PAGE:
final rule to require the Bureau to assert all available objections to 
the disclosure of confidential information and to seek an appropriate 
protective or in camera order prior to such disclosure.
    The Bureau revises Sec.  1070.45(a)(5) of the interim final rule to 
clarify its intended meaning. As revised, this provision allows the 
Bureau, on its own initiative, to alert other agencies of its discovery 
of evidence that may indicate violations of laws that are subject to 
these agencies' jurisdiction and, to the extent the Bureau deems it 
necessary to alert agencies of such evidence, to summarize evidence 
that constitutes confidential information.
    The Bureau intends for Sec.  1070.45(a)(5) to be a precursor to but 
not a substitute for the procedure set forth in Sec.  1070.43(b) of 
this subpart by which agencies submit to the General Counsel requests 
for access to full written copies of the Bureau's confidential 
information. For example, a Bureau employee may call a counterpart in 
another agency to advise the agency that, during the course of a Bureau 
investigation into violations of laws subject to the Bureau's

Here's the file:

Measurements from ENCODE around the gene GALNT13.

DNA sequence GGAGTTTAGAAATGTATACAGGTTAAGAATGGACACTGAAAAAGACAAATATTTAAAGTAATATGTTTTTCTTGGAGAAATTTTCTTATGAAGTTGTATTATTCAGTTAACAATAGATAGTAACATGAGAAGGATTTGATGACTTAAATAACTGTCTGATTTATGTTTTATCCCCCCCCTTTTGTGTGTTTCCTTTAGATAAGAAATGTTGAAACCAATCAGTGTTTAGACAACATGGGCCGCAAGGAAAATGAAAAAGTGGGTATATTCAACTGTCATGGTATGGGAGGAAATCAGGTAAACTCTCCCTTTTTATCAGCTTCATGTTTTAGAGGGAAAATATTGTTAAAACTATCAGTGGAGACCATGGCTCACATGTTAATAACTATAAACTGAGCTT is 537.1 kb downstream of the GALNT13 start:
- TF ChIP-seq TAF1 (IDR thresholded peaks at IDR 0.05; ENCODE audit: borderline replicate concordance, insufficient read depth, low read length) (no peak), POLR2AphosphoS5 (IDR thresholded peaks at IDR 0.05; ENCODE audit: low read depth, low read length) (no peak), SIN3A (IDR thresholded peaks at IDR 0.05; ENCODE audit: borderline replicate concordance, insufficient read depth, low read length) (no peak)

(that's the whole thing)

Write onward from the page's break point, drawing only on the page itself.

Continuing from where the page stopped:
jurisdiction, the Bureau uncovered evidence of conduct that may also 
constitute a violation of laws subject to the agency's jurisdiction. To 
the extent the Bureau employee deems it necessary to alert the agency 
of the relevant conduct, the employee may summarize to the agency 
counterpart the Bureau's evidence that constitutes confidential 
information. The Bureau employee may not, however, share with the 
agency counterpart a full written copy of such confidential 
information. To obtain a complete written copy of the confidential 
information, the agency must submit a request for it in accordance with 
section 1070.43(b) of the rule. In response to such a request, the 
Bureau's General Counsel will decide whether or not to grant access to 
the requested confidential information as set forth in Sec.  1070.43(b) 
and in accordance with relevant Bureau guidance, including CFPB 
Bulletin 12-01.
    The Bureau also notes that an agency that receives confidential 
information in summary form pursuant to Sec.  1070.45(a)(5) is subject 
to the same Bureau prohibition against further disclosing that